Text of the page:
Morpholinos for splice modificatio

Morpholinos for splice modification


Transient activation of β-catenin signalling in adult mouse epidermis is sufficient to induce new hair follicles but continuous activation is required to maintain hair follicle tumours
Cristina Lo Celso, David M. Prowse, Fiona M. Watt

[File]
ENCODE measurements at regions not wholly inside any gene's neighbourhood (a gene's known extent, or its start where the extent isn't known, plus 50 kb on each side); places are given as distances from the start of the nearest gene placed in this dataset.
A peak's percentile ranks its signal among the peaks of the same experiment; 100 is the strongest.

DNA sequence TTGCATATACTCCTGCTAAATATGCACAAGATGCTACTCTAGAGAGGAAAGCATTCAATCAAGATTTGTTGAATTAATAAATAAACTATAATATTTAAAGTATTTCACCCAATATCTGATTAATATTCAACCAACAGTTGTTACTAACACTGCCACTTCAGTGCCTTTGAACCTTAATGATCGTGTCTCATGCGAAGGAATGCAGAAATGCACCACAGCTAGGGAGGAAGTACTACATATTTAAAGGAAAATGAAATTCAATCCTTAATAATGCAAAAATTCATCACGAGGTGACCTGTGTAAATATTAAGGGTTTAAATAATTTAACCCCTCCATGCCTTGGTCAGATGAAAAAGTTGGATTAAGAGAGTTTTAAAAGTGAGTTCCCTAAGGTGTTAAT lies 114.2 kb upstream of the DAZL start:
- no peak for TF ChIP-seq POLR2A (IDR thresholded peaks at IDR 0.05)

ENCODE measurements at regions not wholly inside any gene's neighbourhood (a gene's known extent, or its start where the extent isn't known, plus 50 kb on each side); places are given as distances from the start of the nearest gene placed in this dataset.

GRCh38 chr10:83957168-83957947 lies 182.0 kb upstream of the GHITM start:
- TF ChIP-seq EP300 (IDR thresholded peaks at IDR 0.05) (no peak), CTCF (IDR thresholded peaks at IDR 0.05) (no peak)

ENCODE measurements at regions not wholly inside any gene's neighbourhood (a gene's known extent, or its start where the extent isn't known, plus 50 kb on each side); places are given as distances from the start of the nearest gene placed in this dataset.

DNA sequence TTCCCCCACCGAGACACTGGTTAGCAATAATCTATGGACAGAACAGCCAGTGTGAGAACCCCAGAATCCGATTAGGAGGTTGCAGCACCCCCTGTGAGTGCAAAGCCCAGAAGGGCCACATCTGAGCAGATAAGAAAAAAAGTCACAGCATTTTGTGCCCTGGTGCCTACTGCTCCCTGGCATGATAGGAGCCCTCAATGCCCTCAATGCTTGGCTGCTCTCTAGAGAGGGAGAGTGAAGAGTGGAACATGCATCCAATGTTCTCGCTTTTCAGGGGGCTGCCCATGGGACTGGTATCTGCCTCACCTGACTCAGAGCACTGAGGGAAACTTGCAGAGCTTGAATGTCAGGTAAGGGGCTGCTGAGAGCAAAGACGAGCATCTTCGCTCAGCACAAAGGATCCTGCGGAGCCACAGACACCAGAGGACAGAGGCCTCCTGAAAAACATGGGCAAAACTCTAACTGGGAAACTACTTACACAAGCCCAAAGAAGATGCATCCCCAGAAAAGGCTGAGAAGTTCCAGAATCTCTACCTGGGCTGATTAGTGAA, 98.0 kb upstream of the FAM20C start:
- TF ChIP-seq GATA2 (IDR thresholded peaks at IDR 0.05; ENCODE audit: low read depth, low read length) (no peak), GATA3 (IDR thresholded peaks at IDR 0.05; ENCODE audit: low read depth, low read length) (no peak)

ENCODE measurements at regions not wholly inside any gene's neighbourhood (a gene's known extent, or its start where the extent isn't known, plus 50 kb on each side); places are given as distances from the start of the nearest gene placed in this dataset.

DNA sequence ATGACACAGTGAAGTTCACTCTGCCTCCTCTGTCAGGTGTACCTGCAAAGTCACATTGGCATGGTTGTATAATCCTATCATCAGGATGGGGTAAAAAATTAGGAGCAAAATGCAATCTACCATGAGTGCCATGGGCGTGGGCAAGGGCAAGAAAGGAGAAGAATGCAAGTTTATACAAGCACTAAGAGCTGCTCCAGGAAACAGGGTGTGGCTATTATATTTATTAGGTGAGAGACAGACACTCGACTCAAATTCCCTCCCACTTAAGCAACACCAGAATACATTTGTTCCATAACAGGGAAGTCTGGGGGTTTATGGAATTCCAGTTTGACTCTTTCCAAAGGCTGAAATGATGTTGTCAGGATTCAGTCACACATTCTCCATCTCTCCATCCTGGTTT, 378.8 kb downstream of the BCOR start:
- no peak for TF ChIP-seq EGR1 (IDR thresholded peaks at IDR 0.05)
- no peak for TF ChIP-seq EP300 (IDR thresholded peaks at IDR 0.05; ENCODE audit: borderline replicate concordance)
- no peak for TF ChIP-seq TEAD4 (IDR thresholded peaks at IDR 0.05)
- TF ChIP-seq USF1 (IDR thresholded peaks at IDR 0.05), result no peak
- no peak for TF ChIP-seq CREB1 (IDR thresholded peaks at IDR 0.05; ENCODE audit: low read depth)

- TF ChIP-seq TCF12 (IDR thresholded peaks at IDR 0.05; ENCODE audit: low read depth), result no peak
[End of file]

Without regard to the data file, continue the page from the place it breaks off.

When β-catenin signalling is disturbed from mid-gestation onwards lineage commitment is profoundly altered in postnatal mouse epidermis. We have investigated whether adult epidermis has the capacity forβ -catenin-induced lineage conversion without prior embryonic priming. We fused N-terminally truncated, stabilised β-catenin to the ligand-binding domain of a mutant oestrogen receptor (ΔNβ-cateninER).Δ Nβ-cateninER was expressed in the epidermis of transgenic mice under the control of the keratin 14 promoter and β-catenin activity was induced in adult epidermis by topical application of 4-hydroxytamoxifen (4OHT). Within 7 days of daily 4OHT treatment resting hair follicles were recruited into the hair growth cycle and epithelial outgrowths formed from existing hair follicles and from interfollicular epidermis. The outgrowths expressed Sonic hedgehog, Patched and markers of hair follicle differentiation, indicative of de novo follicle formation. The interfollicular epidermal differentiation program was largely unaffected but after an initial wave of sebaceous gland duplication sebocyte differentiation was inhibited. A single application of 4OHT was as effective as repeated doses in inducing new follicles and growth of existing follicles. Treatment of epidermis with 4OHT for 21 days resulted in conversion of hair follicles to benign tumours resembling trichofolliculomas. The tumours were dependent on continuous activation of β-catenin and by 28 days after removal of the drug they had largely regressed. We conclude that interfollicular epidermis and sebaceous glands retain the ability to be reprogrammed in adult life and that continuousβ -catenin signalling is required to maintain hair follicle tumours.